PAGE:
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US and China should fight coronavirus, not each other

Experience from SARS in 2003 shows long-term benefits of cooperation

| China
Donald Trump holds news conference on the coronavirus outbreak on Feb. 26: what might an effective global coordination program look like?   © Reuters

Many of us are appalled by the amount of energy the Chinese and U.S. governments are wasting on efforts to criticize each other over the COVID-19 crisis. Pandemic posturing has got ugly, and is now getting in the way of an effective worldwide response. Instead of finger-pointing, leading world governments should be banding closer together, including through the G-20, to urgently develop a common plan of action.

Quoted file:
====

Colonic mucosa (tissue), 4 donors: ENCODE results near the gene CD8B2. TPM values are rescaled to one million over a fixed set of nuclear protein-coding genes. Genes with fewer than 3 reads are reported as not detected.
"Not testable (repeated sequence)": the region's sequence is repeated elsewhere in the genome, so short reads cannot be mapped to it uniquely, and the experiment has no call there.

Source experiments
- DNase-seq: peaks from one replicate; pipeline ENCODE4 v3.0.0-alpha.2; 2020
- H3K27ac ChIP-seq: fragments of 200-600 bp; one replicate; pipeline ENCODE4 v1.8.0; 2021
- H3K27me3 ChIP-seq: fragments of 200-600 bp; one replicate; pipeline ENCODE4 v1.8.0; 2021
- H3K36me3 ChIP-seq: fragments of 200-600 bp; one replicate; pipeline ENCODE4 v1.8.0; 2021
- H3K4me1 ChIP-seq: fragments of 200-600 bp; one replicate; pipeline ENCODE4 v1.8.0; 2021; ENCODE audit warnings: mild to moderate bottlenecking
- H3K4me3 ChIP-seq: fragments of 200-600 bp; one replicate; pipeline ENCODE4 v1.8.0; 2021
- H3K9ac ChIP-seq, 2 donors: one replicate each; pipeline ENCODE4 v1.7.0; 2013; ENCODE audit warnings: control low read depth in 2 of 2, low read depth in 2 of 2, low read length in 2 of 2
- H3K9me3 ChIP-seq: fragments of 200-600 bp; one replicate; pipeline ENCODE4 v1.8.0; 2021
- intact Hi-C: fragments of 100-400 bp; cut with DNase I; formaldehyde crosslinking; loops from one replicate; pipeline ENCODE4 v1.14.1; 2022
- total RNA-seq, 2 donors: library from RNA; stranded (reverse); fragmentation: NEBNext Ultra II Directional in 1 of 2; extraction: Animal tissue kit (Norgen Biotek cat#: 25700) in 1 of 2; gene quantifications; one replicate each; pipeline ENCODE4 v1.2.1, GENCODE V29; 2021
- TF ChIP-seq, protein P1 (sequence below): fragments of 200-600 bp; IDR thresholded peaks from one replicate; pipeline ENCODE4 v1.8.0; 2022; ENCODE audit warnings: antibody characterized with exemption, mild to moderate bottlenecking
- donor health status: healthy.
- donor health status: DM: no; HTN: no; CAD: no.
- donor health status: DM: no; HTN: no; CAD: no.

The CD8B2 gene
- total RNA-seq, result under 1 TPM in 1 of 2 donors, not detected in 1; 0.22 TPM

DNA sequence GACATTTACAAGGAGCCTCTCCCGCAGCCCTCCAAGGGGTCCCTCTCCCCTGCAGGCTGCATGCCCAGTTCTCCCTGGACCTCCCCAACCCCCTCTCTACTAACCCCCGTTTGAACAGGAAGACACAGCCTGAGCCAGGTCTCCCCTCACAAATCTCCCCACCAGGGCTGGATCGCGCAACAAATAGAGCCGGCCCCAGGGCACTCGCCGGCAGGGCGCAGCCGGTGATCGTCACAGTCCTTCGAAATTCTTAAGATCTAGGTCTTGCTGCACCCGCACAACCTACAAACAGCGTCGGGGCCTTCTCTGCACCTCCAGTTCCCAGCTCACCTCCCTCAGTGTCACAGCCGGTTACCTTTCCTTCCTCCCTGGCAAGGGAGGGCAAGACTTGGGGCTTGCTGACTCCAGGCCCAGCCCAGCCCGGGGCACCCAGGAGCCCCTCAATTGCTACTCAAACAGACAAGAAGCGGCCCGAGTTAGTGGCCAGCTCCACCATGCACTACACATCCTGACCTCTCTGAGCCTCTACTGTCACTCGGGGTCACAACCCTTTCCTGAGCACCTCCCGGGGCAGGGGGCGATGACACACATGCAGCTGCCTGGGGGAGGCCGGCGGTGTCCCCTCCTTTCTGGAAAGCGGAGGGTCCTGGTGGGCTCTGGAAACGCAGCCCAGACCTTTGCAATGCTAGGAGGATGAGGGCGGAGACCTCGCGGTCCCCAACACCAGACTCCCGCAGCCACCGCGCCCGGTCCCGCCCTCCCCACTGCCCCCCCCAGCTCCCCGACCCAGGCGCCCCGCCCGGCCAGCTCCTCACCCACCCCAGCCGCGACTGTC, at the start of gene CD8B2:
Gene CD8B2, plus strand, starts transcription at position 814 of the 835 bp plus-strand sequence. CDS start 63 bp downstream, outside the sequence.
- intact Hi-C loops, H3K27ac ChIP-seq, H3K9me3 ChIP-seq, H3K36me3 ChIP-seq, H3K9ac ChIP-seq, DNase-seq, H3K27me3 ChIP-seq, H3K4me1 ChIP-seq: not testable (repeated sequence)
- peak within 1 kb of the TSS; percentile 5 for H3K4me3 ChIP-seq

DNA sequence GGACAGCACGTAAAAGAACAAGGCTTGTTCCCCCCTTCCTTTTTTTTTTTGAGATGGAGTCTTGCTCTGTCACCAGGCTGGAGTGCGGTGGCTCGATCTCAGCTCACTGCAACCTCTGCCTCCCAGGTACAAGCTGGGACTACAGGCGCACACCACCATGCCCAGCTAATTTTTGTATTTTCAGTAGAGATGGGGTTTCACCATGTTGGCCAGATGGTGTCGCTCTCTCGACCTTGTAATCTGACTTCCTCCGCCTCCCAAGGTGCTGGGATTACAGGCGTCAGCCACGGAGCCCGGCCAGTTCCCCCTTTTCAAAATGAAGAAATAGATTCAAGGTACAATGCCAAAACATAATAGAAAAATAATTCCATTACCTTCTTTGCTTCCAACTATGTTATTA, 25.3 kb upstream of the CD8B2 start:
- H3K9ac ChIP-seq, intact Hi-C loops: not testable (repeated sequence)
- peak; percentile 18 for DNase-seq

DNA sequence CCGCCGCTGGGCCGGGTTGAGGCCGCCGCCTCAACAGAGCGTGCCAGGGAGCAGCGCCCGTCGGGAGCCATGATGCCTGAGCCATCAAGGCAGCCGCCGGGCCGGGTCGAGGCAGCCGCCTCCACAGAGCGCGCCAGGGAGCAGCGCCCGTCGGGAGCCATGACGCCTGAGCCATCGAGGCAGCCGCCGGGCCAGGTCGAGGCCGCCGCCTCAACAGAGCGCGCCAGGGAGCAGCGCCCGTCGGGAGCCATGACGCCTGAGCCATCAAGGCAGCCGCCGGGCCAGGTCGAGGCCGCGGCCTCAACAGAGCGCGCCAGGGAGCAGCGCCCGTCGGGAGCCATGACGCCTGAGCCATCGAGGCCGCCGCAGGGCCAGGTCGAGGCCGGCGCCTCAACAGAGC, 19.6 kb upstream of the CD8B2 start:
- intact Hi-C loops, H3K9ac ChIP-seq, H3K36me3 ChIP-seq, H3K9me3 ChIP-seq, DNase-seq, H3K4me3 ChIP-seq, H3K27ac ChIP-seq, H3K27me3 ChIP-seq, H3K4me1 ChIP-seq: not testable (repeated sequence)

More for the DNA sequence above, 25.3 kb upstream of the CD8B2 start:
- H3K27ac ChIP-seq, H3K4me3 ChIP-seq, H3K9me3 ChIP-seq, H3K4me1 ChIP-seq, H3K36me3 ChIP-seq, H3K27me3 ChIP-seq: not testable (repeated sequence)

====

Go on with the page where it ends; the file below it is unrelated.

In 2003 I was the senior action officer at the U.S. Embassy in Beijing in charge of coordinating America's in-country response to the SARS epidemic. We faced three challenges: helping U.S. citizens weather the crisis; convincing the Chinese government to share information; and providing technical and scientific support to China's health authorities.

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